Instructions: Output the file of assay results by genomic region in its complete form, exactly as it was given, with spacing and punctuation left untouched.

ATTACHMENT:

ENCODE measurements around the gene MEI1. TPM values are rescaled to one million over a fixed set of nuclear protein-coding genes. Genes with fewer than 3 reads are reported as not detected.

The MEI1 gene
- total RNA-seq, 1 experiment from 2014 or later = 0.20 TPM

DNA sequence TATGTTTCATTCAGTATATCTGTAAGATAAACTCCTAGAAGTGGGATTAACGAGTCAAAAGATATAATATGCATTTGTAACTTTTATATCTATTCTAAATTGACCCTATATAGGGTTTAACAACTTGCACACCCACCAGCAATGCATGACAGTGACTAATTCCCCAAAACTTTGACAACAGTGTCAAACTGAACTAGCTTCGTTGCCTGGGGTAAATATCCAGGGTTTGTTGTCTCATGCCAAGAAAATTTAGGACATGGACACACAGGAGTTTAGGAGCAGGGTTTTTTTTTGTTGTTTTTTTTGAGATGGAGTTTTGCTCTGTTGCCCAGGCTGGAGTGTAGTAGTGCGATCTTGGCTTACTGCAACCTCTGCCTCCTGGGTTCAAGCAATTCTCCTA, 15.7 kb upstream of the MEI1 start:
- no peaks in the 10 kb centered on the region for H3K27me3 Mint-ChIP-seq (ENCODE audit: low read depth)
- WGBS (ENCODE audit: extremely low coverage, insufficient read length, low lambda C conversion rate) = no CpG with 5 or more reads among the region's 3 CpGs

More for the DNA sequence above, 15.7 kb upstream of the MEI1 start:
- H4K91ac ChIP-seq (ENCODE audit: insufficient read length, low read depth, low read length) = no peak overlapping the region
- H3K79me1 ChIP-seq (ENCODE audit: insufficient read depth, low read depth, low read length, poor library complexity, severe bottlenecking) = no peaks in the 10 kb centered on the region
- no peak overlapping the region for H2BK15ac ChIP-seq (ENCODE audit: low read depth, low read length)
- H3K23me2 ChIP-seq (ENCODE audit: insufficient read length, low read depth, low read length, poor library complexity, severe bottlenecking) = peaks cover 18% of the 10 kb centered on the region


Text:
ENCODE measurements around the gene MEI1. TPM values are rescaled to one million over a fixed set of nuclear protein-coding genes. Genes with fewer than 3 reads are reported as not detected.

The MEI1 gene
- total RNA-seq, 1 experiment from 2014 or later = 0.20 TPM

DNA sequence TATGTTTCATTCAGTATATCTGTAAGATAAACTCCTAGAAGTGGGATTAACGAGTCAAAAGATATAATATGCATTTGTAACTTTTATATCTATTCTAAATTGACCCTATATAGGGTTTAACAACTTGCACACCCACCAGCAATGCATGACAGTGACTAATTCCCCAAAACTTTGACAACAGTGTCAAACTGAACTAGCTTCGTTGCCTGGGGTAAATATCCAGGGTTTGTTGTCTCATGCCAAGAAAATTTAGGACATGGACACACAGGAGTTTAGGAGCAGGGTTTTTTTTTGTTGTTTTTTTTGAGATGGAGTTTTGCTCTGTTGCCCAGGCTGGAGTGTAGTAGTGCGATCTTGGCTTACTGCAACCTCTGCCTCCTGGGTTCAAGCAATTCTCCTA, 15.7 kb upstream of the MEI1 start:
- no peaks in the 10 kb centered on the region for H3K27me3 Mint-ChIP-seq (ENCODE audit: low read depth)
- WGBS (ENCODE audit: extremely low coverage, insufficient read length, low lambda C conversion rate) = no CpG with 5 or more reads among the region's 3 CpGs

More for the DNA sequence above, 15.7 kb upstream of the MEI1 start:
- H4K91ac ChIP-seq (ENCODE audit: insufficient read length, low read depth, low read length) = no peak overlapping the region
- H3K79me1 ChIP-seq (ENCODE audit: insufficient read depth, low read depth, low read length, poor library complexity, severe bottlenecking) = no peaks in the 10 kb centered on the region
- no peak overlapping the region for H2BK15ac ChIP-seq (ENCODE audit: low read depth, low read length)
- H3K23me2 ChIP-seq (ENCODE audit: insufficient read length, low read depth, low read length, poor library complexity, severe bottlenecking) = peaks cover 18% of the 10 kb centered on the region